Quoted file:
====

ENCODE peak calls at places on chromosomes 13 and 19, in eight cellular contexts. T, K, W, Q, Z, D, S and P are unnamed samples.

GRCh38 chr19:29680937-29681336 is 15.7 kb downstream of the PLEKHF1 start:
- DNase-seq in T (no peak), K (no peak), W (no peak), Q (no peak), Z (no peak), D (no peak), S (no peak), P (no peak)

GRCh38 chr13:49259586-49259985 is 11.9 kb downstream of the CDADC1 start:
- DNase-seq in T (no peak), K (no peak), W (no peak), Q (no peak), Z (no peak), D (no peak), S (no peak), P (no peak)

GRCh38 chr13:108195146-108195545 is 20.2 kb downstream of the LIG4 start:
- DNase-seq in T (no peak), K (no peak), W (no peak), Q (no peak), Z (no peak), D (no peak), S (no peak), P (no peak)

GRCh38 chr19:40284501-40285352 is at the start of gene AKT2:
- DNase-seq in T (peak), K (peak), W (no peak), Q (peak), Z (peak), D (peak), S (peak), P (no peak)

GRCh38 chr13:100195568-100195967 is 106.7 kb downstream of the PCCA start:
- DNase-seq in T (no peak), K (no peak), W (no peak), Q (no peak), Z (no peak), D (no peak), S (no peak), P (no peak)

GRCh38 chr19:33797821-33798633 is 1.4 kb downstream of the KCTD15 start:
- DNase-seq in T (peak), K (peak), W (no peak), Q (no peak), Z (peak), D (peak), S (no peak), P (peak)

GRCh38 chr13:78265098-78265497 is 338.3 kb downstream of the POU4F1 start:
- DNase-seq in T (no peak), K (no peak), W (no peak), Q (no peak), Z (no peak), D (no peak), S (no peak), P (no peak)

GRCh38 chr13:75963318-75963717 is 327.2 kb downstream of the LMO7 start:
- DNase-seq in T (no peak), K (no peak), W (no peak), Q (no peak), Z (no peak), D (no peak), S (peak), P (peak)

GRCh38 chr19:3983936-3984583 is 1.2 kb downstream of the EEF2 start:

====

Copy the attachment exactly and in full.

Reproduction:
ENCODE peak calls at places on chromosomes 13 and 19, in eight cellular contexts. T, K, W, Q, Z, D, S and P are unnamed samples.

GRCh38 chr19:29680937-29681336 is 15.7 kb downstream of the PLEKHF1 start:
- DNase-seq in T (no peak), K (no peak), W (no peak), Q (no peak), Z (no peak), D (no peak), S (no peak), P (no peak)

GRCh38 chr13:49259586-49259985 is 11.9 kb downstream of the CDADC1 start:
- DNase-seq in T (no peak), K (no peak), W (no peak), Q (no peak), Z (no peak), D (no peak), S (no peak), P (no peak)

GRCh38 chr13:108195146-108195545 is 20.2 kb downstream of the LIG4 start:
- DNase-seq in T (no peak), K (no peak), W (no peak), Q (no peak), Z (no peak), D (no peak), S (no peak), P (no peak)

GRCh38 chr19:40284501-40285352 is at the start of gene AKT2:
- DNase-seq in T (peak), K (peak), W (no peak), Q (peak), Z (peak), D (peak), S (peak), P (no peak)

GRCh38 chr13:100195568-100195967 is 106.7 kb downstream of the PCCA start:
- DNase-seq in T (no peak), K (no peak), W (no peak), Q (no peak), Z (no peak), D (no peak), S (no peak), P (no peak)

GRCh38 chr19:33797821-33798633 is 1.4 kb downstream of the KCTD15 start:
- DNase-seq in T (peak), K (peak), W (no peak), Q (no peak), Z (peak), D (peak), S (no peak), P (peak)

GRCh38 chr13:78265098-78265497 is 338.3 kb downstream of the POU4F1 start:
- DNase-seq in T (no peak), K (no peak), W (no peak), Q (no peak), Z (no peak), D (no peak), S (no peak), P (no peak)

GRCh38 chr13:75963318-75963717 is 327.2 kb downstream of the LMO7 start:
- DNase-seq in T (no peak), K (no peak), W (no peak), Q (no peak), Z (no peak), D (no peak), S (peak), P (peak)

GRCh38 chr19:3983936-3984583 is 1.2 kb downstream of the EEF2 start: